Aesop's Fables (1884)
133. The Herdsman and the Lost Bull.
A Herdsman, tending kine in a forest, lost a Bull-calf from the fold. After a long and fruitless search, he made a vow that, if he could only discover the thief who had stolen the Calf he would offer a lamb in sacrifice to the Guardian Deities of the forest. Not long afterwards, as he ascended a small hillock, he saw at its foot a Lion feeding on the Calf. Terrified at the sight, he lifted his eyes and his hands to heaven, and said: "Just now I vowed to offer a lamb to the Guardian Deities of the forest if I could only find out who had robbed me; but now that I have discovered the thief, I would willingly add a full-grown Bull to the Calf I have lost, and give them both to the guardians of the forest, if I may only secure my own escape from this terrible Lion in safety."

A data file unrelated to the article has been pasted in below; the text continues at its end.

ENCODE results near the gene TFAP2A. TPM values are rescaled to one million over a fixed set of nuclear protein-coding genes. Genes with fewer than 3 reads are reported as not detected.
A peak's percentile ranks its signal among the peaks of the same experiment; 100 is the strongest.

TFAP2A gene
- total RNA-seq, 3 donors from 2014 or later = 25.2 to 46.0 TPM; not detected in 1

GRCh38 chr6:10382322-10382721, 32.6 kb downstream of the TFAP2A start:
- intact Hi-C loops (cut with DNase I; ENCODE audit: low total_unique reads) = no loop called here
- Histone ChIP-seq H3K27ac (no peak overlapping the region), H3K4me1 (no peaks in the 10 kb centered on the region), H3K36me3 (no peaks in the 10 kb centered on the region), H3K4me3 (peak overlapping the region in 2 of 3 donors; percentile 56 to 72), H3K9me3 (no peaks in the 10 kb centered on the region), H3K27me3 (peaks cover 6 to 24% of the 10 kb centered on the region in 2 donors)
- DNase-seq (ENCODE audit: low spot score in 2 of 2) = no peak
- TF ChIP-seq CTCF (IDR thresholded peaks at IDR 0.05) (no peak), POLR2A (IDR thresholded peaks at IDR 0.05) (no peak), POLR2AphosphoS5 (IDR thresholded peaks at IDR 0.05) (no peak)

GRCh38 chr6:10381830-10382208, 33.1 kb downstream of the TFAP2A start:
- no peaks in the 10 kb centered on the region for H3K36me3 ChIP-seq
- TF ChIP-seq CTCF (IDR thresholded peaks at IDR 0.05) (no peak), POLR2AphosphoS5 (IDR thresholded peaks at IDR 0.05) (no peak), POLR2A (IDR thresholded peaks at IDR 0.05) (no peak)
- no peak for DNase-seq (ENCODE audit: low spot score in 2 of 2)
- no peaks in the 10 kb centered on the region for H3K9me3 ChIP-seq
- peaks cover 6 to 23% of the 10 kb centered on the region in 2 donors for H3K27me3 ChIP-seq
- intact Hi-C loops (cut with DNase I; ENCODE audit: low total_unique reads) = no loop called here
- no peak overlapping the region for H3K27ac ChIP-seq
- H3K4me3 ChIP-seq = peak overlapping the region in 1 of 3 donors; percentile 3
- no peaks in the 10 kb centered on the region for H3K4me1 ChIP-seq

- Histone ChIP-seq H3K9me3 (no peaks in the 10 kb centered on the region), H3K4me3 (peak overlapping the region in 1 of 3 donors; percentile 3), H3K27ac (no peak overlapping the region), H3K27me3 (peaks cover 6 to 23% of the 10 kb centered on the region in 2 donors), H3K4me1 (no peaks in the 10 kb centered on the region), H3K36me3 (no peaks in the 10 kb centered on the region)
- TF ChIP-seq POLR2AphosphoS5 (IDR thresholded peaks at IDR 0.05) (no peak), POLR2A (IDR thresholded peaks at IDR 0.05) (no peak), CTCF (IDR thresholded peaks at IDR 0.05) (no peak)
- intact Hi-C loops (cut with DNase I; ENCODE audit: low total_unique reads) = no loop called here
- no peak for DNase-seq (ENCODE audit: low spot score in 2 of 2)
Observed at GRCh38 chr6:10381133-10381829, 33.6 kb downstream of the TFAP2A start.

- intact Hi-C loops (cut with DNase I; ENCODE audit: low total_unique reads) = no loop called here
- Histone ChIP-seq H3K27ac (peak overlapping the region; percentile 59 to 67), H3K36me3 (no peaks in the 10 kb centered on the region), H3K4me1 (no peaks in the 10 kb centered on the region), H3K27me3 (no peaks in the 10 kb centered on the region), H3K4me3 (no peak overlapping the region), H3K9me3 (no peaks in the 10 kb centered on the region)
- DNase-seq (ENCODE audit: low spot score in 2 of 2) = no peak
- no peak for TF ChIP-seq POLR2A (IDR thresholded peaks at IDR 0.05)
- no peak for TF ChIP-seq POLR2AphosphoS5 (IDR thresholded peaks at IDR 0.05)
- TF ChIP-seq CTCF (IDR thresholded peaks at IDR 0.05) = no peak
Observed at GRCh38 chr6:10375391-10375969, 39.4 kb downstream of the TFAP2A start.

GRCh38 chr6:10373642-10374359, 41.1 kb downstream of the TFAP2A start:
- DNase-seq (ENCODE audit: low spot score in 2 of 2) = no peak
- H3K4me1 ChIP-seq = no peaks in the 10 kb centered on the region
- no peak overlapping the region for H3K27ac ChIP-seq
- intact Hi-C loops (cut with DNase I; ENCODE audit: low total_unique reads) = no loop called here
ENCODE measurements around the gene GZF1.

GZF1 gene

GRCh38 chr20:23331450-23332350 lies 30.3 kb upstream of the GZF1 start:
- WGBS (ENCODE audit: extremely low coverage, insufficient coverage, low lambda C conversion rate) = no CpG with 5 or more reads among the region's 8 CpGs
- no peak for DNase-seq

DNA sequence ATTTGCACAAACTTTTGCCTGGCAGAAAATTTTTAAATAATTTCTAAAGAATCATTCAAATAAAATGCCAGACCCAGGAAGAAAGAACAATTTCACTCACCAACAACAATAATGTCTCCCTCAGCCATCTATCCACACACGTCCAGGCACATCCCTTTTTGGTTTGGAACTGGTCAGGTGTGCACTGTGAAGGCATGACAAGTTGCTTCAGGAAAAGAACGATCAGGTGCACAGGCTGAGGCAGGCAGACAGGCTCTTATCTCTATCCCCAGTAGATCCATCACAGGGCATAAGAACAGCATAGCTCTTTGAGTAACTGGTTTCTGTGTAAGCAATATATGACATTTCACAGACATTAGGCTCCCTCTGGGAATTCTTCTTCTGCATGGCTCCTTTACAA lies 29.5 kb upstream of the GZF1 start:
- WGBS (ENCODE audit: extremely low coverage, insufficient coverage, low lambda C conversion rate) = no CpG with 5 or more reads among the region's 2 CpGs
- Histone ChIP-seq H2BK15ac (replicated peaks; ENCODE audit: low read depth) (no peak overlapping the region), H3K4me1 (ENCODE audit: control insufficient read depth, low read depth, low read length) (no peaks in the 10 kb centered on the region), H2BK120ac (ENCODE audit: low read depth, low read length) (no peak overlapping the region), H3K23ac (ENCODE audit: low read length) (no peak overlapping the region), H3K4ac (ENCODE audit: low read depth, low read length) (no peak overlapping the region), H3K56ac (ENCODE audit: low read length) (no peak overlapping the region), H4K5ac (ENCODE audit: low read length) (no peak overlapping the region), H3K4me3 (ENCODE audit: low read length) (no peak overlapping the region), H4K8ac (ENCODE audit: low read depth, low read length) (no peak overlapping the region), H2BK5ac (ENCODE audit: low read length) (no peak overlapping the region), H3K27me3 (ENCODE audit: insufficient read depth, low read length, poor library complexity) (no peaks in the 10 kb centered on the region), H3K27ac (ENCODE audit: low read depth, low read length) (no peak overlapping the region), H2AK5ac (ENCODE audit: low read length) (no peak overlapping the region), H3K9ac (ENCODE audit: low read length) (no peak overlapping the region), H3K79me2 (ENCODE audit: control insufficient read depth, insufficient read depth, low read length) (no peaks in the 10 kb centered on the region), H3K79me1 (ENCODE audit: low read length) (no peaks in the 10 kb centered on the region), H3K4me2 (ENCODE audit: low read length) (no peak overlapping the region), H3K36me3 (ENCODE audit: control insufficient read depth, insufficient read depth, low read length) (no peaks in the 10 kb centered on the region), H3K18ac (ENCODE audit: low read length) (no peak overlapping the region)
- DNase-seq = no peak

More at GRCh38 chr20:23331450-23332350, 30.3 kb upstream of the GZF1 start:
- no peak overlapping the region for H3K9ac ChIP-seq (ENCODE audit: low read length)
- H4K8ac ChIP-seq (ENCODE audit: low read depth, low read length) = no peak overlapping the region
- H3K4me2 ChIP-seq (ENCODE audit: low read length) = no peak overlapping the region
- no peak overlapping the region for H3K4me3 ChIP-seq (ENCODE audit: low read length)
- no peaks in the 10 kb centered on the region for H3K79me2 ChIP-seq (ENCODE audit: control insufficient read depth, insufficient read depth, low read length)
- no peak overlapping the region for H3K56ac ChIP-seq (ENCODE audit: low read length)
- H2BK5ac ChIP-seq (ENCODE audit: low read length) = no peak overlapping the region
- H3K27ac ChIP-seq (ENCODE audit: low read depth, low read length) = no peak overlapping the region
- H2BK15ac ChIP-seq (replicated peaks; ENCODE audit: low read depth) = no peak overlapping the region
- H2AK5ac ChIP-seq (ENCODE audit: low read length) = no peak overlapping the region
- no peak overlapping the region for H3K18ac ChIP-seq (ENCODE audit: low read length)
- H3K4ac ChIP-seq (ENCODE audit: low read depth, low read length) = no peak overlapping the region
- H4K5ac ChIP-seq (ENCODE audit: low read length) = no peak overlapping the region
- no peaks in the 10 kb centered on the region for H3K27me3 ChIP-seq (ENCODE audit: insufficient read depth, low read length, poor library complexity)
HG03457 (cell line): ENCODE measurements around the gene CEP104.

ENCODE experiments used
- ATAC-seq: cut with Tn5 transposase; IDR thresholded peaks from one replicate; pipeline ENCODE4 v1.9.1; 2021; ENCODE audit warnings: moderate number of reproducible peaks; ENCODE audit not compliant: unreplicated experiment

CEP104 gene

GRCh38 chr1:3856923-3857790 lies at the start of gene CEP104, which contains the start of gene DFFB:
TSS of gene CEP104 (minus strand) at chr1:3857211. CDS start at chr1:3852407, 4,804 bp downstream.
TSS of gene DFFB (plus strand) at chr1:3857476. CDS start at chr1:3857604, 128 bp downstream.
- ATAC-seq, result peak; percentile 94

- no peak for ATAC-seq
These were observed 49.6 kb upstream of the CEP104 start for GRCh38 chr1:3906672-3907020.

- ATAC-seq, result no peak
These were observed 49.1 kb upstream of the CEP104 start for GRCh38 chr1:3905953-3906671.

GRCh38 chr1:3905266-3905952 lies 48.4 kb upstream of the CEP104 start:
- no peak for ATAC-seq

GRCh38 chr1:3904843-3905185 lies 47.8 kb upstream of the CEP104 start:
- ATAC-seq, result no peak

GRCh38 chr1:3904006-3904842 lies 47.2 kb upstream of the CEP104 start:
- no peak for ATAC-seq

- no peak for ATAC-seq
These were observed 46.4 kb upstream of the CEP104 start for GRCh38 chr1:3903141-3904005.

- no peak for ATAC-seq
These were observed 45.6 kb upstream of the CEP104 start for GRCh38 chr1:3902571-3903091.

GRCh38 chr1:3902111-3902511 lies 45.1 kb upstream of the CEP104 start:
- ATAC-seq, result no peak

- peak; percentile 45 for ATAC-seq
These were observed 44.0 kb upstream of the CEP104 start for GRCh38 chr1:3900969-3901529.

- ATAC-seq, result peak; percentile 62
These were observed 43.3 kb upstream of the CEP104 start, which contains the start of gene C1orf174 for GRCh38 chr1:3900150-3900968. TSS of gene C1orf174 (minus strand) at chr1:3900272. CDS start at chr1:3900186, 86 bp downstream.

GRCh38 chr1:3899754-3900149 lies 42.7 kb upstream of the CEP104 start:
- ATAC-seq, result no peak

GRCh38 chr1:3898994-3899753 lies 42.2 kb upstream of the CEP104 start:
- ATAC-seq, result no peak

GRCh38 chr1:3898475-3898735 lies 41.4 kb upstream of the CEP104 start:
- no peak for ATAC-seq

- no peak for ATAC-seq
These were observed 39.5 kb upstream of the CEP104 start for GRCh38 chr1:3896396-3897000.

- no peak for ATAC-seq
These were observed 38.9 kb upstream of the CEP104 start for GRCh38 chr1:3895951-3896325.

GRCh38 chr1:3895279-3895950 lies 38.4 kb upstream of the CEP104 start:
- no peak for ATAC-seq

That which we are anxious to find, we are sometimes even more anxious to escape from, when we have succeeded in finding it.
Aesop's Fables: A New Revised Version From Original Sources (translator not identified), 1884 . Illustrations by Ernest Henry Griset (1844-1907), John Tenniel (1820-1914) and Harrison Weir (1824-1906). Available online at Project Gutenberg.